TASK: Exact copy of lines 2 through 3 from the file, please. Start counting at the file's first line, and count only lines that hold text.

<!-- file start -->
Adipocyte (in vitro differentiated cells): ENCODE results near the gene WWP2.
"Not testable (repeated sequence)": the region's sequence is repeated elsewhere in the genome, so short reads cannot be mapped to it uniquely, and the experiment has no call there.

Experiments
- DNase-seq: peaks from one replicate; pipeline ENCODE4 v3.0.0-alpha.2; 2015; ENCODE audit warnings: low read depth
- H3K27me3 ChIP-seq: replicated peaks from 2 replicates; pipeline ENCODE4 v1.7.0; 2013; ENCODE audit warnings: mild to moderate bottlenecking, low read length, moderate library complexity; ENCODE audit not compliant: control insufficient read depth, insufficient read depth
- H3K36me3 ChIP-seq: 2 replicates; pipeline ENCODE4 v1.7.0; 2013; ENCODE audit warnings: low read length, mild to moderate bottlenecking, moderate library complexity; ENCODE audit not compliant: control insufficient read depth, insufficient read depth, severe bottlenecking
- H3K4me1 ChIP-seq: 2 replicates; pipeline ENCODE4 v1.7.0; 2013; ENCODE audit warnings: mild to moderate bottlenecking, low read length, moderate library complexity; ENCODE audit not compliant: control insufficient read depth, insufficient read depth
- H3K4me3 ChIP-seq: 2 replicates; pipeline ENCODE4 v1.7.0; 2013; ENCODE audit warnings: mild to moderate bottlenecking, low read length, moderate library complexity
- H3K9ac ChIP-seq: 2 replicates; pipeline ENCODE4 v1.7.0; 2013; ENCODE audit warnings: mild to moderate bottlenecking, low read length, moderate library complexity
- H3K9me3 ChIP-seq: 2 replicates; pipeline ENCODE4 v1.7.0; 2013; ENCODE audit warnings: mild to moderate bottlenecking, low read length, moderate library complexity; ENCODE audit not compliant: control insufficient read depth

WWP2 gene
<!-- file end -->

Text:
"Not testable (repeated sequence)": the region's sequence is repeated elsewhere in the genome, so short reads cannot be mapped to it uniquely, and the experiment has no call there.

Experiments